On a side note, I am actually a bit concerned about the trajectory her career is taking. If you compare her with her agency mate Shida Mirai, it’s clear the latter is being cast in more dramatic roles while Kawaguchi is getting the trendy disposable popcorn franchises. Also, I find it a little disconcerting that she’s just going to devote herself to her entertainment career after graduating from high school. If that’s really the case, I hope whoever’s her manager does a good job of guiding her because acting isn’t just about being cast in as many projects as possible and looking pretty in front of the camera.


I’m going to give this drama another episode or two to see where it goes but suffice it to say that I’m not getting my hopes up for this one.

[9 Feb 2013]: After watching episode 3, I have no qualms about dropping this drama. I feel sorry for Mizukawa that her first starring vehicle is such a boring-assed one; this story is not going anywhere and the acting is generally quite pedestrian across the board. It pains me to see Yo Oizumi overacting this much and every time I see Kawaguchi Haruna try to dead-fish-kiss someone, I cringe. It’s so awkward and clearly, she has no idea what she’s doing. Ken-on, can you please give her time to grow up and get comfortable with her sexuality before pushing her into these roles?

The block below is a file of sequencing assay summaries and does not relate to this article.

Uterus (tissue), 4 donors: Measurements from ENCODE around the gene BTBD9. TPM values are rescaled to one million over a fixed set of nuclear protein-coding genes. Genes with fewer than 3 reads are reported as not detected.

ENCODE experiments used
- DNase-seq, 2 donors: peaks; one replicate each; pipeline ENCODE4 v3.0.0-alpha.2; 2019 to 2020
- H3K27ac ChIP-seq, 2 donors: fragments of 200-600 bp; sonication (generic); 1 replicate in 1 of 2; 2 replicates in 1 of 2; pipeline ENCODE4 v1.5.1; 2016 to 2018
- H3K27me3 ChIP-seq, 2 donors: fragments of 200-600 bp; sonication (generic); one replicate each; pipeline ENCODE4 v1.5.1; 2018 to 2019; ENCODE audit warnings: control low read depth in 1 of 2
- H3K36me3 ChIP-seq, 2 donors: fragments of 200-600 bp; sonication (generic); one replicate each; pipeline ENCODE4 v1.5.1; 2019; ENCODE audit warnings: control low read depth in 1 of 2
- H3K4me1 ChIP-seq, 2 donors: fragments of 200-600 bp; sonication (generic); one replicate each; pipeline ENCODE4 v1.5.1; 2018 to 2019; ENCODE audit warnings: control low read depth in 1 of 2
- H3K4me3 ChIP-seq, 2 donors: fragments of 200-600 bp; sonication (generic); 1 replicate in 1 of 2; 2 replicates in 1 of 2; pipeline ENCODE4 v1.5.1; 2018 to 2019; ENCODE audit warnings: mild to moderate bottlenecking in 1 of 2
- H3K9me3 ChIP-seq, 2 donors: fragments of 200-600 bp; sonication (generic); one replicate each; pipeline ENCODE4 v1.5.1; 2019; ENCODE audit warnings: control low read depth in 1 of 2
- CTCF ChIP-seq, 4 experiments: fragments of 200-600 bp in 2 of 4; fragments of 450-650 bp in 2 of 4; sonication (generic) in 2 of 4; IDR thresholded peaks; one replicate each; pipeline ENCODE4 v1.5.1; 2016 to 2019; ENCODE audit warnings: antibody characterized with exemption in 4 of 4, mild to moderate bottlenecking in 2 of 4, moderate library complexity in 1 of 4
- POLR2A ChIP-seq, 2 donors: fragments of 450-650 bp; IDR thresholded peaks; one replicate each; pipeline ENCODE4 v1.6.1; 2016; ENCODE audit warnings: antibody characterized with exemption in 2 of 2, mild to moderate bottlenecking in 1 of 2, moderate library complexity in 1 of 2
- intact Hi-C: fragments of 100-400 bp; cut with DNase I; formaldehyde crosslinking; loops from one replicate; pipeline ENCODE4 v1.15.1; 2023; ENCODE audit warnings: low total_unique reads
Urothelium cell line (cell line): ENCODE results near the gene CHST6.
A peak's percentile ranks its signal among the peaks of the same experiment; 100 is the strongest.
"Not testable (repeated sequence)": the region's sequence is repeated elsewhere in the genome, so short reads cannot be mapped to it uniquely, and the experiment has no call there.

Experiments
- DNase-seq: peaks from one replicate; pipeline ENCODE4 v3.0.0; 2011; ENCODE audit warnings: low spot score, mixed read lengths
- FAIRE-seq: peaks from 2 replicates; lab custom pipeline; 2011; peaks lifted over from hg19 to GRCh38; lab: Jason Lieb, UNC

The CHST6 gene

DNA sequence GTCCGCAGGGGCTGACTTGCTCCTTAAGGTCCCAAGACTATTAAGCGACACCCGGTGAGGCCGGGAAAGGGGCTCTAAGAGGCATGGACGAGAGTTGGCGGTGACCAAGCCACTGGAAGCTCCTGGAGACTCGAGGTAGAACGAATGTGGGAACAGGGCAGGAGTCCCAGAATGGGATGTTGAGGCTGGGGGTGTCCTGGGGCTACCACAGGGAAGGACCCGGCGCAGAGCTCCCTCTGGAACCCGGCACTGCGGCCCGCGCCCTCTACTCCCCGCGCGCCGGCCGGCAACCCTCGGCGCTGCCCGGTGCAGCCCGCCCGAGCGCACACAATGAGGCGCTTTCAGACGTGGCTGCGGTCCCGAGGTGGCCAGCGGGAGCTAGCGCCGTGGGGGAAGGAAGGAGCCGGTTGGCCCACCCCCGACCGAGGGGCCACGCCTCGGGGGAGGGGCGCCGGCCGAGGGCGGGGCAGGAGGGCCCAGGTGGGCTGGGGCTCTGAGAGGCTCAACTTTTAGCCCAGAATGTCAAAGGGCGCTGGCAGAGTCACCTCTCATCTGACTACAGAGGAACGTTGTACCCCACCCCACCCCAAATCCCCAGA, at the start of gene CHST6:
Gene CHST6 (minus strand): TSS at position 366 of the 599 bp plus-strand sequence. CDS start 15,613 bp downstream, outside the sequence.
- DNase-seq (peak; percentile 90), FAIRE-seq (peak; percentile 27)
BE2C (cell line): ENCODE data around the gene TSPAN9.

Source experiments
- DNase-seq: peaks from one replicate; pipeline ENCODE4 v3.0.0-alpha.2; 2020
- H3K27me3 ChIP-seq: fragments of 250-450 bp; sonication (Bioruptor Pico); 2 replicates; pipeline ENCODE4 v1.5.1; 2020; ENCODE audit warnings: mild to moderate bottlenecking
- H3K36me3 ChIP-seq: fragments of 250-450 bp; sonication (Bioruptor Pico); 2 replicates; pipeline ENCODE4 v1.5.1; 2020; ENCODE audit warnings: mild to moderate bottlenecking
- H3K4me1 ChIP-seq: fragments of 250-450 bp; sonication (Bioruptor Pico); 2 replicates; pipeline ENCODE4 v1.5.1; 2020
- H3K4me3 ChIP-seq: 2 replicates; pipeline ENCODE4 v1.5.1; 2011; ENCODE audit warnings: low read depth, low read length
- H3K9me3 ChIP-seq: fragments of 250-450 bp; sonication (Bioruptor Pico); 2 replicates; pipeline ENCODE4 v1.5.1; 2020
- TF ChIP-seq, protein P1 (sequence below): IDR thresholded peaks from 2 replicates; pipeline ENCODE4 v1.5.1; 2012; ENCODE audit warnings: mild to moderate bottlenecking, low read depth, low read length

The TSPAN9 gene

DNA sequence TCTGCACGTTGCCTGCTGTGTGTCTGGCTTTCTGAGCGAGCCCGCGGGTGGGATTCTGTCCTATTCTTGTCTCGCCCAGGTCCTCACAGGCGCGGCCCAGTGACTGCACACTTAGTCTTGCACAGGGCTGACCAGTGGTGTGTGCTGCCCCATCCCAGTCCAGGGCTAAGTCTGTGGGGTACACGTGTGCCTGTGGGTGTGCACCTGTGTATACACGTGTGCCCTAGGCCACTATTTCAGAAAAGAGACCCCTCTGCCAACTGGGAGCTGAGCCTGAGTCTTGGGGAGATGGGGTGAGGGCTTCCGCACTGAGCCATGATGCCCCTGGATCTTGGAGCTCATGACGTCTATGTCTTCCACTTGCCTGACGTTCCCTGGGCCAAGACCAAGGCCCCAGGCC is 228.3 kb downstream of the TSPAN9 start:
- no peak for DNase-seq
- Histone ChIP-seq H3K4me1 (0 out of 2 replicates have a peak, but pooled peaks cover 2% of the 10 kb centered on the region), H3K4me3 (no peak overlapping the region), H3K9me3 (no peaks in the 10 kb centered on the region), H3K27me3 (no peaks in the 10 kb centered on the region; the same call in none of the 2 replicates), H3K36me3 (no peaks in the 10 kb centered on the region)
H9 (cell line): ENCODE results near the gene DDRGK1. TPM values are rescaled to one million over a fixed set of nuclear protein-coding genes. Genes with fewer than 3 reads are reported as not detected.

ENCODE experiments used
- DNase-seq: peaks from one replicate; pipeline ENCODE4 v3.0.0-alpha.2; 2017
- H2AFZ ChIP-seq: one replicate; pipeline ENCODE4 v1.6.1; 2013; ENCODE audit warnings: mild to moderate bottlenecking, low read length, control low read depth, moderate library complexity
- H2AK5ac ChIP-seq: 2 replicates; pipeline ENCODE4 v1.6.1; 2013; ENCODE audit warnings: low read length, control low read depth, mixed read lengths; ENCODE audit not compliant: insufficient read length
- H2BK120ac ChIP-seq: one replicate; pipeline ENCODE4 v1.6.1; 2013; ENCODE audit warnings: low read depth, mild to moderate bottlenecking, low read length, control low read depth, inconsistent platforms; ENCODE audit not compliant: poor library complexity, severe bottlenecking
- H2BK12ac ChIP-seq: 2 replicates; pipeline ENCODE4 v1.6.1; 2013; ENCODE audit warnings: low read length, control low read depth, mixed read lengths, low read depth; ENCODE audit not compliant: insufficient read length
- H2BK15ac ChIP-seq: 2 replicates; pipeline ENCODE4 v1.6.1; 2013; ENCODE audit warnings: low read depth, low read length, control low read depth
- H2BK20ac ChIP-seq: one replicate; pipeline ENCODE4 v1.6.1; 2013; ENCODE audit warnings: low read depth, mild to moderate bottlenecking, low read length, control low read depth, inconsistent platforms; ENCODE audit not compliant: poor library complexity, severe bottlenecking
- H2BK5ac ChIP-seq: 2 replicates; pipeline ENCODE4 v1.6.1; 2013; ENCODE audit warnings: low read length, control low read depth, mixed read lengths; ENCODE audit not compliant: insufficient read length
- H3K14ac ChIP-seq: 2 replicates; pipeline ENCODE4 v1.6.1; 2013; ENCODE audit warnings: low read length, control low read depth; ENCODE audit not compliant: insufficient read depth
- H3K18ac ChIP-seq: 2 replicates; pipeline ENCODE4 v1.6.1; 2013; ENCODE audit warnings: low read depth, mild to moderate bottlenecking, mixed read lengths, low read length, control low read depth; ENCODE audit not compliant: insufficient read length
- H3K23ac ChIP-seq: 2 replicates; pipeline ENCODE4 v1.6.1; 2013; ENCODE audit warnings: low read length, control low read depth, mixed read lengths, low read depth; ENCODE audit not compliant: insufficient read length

1. WIth all due respect, I think you’re looking at this wrong. Are you familiar with Armistead Maupin’s “Tales of the City”? ( “Share House” is, I suspect, mining some of the same territory. (Minus the sex, drugs and politics, of course!)

    There are already goals and motivations for the characters set up in the show by Episode 2. The “extra” characters are giving the show’s world more depth and narrative variety. The share house itself is a wonderful set. Yes, things move at a leisurely pace but I don’t feel that’s a bad thing. (Look at the British sitcom, “As Time Goes By”.)

    I don’t think Tappei is actually an alien. He’s just another of his generation who feels left out and left behind by society, as Shio and Yukiya do. This show seems to be about finding and building a community of your own, where you feel valued and welcome, and can thrive. So, in that sense, I think “Share House” is doing a good job. I like the characters and the situation it it. I plan to keep watching it.